In Syria, women and children were among the dozens found dead under suspicious circumstances this week. Rebel forces said more than 1,000 people were killed by the government in a chemical weapons attack, while the authorities dismissed the report as "baseless". 

Syrian activists claimed that government forces had carried out a "poisonous gas" attack, in what would be the worst reported use of chemical weapons since the two-year civil war began.

Estimates of the death toll vary widely but doctors and opposition leaders said more than 1,300 people had been killed.

 ... There is not much that we know about exactly what happened, but it is clear that the victims have suffered from asphyxiation and most of their symptoms are consistent with some kind of chemical agent … What's particularly important is that none of the victims displayed any exterior wounds.

Dina Esfandiary,  a research associate on the non-proliferation and disarmament programme for the International Institute for Strategic Studies

The attack was said to have taken place on Wednesday in Eastern Ghouta, an area of countryside to the east of the capital Damascus.  Activists said reports came in from Ein Tarma, Zermalka and Jobar.

The incident coincided with a visit to Syria by a 20-member UN chemical weapons team, which was staying just 16km away - in downtown Damascus.

Coincidentally, the UN team was in Syria to investigate three sites where chemical weapons attacks had allegedly occurred over the past year.
Al Jazeera's Nisreen El-Shamayleh, reporting from neighbouring Jordan, said there were videos allegedly showing both children and adults in field hospitals, some of them suffocating, coughing and sweating. Al Jazeera, however, cannot independently verify the footage.

There were no hesitations in the international reactions to Wednesday's attack.

France declared that the international community needs to respond with force if allegations are confirmed. But French Foreign Minister Laurent Fabius also said the response should not include boots on the ground.

Turkey said red lines have been crossed in Syria, and Prime Minister Recep Tayyip Erdogan said that only the Syrian government possessed chemical weapons.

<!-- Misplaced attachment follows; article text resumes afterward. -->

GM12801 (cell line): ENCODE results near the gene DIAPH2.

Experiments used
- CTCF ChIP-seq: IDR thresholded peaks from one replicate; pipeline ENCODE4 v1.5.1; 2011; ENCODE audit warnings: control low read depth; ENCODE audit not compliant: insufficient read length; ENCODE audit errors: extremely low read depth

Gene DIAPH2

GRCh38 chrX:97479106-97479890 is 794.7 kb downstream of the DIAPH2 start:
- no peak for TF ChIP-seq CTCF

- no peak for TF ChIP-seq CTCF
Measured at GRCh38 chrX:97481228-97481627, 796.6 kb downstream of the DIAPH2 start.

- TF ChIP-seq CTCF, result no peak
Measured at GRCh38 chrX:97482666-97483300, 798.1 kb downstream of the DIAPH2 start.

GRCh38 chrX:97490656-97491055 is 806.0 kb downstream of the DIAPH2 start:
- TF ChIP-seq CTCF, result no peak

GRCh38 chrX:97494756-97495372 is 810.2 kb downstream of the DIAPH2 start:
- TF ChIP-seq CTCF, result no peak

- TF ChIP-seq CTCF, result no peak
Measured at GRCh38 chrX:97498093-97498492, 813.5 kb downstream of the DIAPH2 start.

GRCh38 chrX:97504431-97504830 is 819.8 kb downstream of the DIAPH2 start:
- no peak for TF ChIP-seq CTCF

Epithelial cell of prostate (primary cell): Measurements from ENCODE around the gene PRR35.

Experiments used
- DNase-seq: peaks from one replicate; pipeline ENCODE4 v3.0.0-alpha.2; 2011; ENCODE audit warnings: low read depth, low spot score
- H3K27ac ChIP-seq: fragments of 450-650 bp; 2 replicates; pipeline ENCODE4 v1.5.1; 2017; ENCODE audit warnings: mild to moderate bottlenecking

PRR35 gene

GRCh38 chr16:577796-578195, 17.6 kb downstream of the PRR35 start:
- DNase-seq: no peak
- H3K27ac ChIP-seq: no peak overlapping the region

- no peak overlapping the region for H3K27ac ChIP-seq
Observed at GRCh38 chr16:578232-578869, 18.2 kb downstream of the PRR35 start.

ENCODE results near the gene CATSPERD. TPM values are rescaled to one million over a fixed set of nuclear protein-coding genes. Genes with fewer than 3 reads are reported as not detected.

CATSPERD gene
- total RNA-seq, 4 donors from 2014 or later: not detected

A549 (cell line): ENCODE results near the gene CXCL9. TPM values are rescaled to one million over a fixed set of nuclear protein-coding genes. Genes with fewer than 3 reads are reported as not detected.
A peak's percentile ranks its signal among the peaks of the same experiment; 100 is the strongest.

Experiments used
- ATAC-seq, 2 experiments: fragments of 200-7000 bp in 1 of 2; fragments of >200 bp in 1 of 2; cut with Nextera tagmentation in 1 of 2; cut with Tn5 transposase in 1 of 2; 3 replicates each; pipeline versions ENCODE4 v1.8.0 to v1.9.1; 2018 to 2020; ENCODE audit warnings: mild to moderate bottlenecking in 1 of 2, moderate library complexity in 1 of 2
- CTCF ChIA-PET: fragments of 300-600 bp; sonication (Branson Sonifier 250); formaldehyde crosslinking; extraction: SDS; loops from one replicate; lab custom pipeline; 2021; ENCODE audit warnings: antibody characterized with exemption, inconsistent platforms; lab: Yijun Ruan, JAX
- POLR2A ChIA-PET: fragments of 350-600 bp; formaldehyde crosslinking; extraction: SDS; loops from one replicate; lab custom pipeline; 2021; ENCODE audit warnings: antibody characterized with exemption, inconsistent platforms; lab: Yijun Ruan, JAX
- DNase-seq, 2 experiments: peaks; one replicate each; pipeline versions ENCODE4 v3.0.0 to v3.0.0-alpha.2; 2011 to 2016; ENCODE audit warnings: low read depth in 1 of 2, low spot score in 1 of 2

Iran disputed that assertion, and said that if the reports are confirmed, it would likely be so-called "terrorist groups" that used chemical weapons and were to blame. The US and Britain are meanwhile among the 35 countries who have called for the UN to investigate what took place in Ghouta.

So, where does this incident leave the international community, if the so-called red line has been crossed? And is a political solution still possible for Syria?

To discuss this, Inside Story, with presenter Jane Dutton, is joined by guests: Dina Esfandiary, a research associate on the non-proliferation and disarmament programme for the International Institute for Strategic Studies, who specialises in chemical weapons and security; Firas Abi Ali, the head of the Middle East and North Africa country risk team for IHS Global; and Nikolaos Van Dam, the former Dutch ambassador to Egypt and Iraq.

"The three explanations that are being thrown around are: that Assad deliberately did this as a sort of … intention to offend the international community while the inspectors were there, I don't think that is particular probable. The other explanation is that this was the rebels using chemical weapons in order to draw attention, and in order to encourage foreign intervention. I have seen no evidence that they [have] got this kind of capability .... The third explanation, which is the one that I am partial to, is that this was somebody within Assad's inner circle, worrying that Assad was willing to make compromises, was willing to negotiate and wanting to force him into a hard line, therefore choosing to conduct these attacks at this time."

Firas Abi Ali, head of the Middle East and North Africa country risk team for IHS Global

Source: Al Jazeera